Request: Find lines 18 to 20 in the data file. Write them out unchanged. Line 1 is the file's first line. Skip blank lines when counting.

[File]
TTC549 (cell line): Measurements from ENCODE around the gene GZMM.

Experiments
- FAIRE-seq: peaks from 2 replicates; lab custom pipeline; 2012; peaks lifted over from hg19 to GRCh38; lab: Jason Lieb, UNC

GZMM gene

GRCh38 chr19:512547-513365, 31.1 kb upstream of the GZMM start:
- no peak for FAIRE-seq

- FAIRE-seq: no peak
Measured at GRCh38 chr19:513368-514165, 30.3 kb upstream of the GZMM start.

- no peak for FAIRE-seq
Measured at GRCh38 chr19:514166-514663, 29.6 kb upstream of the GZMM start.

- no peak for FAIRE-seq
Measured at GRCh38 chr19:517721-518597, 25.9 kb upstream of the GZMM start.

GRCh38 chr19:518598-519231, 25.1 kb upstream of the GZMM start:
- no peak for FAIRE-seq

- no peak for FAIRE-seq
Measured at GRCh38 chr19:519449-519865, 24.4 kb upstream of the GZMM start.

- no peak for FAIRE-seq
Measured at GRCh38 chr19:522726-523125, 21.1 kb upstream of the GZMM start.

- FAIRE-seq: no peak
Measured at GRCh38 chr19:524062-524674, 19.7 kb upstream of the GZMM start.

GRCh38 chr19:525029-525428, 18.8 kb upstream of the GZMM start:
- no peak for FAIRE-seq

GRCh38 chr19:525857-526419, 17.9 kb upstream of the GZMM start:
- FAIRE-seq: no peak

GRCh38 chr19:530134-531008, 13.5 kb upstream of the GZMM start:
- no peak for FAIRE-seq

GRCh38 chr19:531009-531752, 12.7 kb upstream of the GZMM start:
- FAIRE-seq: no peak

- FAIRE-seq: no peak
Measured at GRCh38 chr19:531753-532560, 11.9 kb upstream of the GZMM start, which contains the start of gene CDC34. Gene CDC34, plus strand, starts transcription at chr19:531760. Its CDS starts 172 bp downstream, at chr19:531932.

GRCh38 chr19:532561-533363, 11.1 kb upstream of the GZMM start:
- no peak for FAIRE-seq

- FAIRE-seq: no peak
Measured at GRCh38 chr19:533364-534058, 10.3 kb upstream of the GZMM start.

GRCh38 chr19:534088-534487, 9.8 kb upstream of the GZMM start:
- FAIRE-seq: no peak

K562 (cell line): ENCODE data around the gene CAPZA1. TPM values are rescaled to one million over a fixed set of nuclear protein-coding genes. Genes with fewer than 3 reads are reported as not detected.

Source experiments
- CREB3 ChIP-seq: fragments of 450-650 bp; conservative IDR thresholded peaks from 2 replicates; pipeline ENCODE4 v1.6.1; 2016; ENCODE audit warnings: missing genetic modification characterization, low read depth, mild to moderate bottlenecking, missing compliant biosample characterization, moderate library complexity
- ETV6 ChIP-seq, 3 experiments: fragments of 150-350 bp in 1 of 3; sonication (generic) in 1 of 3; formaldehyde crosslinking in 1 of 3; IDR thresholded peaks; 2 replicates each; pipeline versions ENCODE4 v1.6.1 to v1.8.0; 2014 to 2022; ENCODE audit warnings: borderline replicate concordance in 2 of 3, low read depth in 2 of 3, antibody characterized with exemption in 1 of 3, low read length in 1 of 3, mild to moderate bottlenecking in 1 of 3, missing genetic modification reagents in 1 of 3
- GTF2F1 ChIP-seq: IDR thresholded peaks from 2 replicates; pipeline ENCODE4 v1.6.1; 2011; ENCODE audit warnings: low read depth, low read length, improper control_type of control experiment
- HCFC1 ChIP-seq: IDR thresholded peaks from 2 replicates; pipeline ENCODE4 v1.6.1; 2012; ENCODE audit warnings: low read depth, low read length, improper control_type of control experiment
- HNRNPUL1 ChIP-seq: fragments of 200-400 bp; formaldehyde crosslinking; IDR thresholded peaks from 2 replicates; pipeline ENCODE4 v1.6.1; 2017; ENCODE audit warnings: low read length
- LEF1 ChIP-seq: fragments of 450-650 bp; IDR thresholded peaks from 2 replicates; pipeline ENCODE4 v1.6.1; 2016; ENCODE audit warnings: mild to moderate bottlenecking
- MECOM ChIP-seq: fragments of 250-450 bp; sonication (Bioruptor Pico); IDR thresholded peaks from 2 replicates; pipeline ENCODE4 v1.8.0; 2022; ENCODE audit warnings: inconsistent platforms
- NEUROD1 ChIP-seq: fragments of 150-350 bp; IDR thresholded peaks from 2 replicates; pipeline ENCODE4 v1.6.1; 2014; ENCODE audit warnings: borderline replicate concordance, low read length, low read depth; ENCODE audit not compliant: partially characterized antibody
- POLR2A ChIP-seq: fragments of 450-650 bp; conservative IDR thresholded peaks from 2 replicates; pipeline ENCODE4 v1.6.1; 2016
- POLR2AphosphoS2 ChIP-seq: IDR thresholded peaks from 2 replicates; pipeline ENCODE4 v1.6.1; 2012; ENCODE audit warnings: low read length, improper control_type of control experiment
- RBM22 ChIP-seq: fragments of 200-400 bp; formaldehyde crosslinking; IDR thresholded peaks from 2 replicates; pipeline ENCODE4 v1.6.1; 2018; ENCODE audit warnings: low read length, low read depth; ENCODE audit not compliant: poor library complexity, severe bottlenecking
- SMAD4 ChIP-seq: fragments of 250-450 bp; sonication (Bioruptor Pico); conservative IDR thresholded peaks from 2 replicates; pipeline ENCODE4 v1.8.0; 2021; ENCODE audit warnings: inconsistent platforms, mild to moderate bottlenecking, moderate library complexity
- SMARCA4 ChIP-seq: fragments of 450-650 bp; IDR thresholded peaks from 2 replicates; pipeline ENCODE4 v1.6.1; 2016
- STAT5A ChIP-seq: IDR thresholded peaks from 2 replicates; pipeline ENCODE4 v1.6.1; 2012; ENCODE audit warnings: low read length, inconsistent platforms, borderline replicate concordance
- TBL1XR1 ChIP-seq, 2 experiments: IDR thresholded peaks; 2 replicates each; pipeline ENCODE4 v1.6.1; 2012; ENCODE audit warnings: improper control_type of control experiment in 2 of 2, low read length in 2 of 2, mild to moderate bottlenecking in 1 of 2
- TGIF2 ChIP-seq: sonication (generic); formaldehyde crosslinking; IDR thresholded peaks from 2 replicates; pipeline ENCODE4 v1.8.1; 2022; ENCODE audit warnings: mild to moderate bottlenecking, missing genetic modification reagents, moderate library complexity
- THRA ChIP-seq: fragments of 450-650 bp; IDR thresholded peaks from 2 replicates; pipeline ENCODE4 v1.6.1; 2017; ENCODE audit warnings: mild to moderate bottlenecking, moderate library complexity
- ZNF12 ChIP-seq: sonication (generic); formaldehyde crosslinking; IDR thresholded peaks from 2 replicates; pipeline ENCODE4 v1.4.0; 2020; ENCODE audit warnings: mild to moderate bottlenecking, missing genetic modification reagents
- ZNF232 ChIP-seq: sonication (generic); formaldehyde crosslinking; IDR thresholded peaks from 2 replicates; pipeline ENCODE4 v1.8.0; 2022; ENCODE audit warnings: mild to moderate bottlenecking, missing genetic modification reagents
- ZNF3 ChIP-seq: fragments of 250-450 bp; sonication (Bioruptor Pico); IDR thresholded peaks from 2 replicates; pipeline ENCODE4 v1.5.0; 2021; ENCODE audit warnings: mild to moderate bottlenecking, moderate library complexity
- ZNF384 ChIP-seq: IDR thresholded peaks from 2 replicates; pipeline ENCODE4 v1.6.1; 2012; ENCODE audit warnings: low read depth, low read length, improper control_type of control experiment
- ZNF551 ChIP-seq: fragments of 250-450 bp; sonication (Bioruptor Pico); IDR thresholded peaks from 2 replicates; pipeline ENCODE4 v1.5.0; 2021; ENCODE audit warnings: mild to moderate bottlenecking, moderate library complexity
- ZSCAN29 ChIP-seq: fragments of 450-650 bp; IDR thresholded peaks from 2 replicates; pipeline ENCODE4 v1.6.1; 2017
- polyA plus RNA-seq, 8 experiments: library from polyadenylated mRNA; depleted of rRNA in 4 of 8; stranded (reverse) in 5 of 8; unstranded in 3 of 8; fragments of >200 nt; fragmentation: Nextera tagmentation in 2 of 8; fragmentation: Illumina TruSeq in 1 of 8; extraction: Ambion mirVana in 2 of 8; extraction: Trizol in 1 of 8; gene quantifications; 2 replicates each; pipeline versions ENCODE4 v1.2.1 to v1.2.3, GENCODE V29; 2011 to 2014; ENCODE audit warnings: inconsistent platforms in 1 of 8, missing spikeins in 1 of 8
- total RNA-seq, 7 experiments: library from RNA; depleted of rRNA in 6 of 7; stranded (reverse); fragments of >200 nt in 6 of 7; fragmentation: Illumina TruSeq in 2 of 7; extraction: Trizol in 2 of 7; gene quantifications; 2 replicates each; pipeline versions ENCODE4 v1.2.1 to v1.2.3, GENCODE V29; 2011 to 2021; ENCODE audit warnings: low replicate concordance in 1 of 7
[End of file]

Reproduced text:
Measured at GRCh38 chr19:522726-523125, 21.1 kb upstream of the GZMM start.

- FAIRE-seq: no peak
Measured at GRCh38 chr19:524062-524674, 19.7 kb upstream of the GZMM start.